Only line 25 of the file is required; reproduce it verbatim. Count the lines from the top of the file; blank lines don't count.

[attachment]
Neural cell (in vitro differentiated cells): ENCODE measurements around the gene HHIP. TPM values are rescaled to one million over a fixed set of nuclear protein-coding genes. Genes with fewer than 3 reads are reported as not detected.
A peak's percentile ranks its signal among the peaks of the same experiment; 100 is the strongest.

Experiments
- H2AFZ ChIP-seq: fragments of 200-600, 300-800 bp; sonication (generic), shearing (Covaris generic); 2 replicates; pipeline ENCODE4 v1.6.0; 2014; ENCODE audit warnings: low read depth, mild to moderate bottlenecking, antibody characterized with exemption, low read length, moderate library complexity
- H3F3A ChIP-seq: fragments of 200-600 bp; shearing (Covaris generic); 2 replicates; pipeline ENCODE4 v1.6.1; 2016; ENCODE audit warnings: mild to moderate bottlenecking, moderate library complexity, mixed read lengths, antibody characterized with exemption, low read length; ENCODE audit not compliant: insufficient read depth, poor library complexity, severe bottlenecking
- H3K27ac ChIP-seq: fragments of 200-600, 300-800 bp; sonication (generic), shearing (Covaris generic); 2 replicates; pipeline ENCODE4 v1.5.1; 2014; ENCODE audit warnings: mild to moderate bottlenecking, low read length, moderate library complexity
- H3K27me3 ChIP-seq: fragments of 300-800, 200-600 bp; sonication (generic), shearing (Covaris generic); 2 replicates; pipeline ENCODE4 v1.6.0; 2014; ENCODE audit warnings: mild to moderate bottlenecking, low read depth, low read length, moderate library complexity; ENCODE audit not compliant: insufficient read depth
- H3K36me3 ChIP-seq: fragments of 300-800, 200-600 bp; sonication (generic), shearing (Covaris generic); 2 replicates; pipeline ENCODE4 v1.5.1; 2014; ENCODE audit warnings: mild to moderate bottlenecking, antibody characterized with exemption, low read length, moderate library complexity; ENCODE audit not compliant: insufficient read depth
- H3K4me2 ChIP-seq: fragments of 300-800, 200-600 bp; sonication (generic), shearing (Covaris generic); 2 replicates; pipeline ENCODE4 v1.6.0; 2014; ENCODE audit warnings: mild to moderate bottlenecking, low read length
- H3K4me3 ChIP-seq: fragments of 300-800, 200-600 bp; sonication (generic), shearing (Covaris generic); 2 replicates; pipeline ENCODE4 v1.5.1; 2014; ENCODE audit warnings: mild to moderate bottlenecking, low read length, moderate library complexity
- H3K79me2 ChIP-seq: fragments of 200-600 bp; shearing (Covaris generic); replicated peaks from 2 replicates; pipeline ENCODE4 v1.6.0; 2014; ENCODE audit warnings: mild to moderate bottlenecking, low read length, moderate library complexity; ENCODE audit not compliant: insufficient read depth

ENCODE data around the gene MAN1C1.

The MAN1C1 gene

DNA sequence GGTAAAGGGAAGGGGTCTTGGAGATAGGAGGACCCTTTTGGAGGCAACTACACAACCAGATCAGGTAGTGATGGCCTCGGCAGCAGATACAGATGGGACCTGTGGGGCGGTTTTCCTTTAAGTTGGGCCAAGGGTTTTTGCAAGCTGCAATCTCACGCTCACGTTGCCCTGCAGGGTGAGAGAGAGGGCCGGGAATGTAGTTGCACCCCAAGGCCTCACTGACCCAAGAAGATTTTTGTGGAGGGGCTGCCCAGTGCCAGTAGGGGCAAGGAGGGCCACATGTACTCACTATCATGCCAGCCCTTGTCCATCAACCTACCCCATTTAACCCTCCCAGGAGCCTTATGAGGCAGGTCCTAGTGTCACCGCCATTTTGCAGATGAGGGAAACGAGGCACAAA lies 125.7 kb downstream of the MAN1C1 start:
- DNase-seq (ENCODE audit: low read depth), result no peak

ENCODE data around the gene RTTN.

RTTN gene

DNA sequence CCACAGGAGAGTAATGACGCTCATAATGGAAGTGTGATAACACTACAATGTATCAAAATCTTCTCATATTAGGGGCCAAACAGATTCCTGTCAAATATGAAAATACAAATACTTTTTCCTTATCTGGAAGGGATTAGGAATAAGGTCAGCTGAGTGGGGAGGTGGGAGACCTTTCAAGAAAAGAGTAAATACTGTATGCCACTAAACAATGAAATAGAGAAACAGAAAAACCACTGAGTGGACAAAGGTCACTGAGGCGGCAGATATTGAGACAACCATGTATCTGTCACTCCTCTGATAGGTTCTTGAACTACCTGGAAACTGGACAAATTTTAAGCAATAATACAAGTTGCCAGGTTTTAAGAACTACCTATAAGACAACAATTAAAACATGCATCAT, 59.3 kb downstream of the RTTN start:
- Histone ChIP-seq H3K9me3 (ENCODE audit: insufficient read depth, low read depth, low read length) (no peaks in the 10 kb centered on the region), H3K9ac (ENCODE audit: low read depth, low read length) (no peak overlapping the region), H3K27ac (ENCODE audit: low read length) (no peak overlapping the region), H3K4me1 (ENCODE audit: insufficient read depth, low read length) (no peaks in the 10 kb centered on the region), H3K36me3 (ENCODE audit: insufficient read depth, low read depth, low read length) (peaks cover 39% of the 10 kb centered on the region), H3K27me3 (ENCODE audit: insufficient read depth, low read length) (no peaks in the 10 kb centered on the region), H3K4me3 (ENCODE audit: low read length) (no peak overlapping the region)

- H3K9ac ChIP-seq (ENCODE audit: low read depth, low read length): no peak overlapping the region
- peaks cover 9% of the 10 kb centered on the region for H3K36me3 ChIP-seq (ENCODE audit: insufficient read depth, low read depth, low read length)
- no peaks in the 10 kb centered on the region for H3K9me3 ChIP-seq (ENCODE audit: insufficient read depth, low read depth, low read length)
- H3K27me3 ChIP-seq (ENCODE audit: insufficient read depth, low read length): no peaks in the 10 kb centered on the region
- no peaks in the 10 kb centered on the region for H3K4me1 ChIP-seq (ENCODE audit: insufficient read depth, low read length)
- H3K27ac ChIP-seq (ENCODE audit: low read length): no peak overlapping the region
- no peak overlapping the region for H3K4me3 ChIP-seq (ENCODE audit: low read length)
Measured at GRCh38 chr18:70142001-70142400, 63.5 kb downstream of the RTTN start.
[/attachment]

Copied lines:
- H3K27ac ChIP-seq (ENCODE audit: low read length): no peak overlapping the region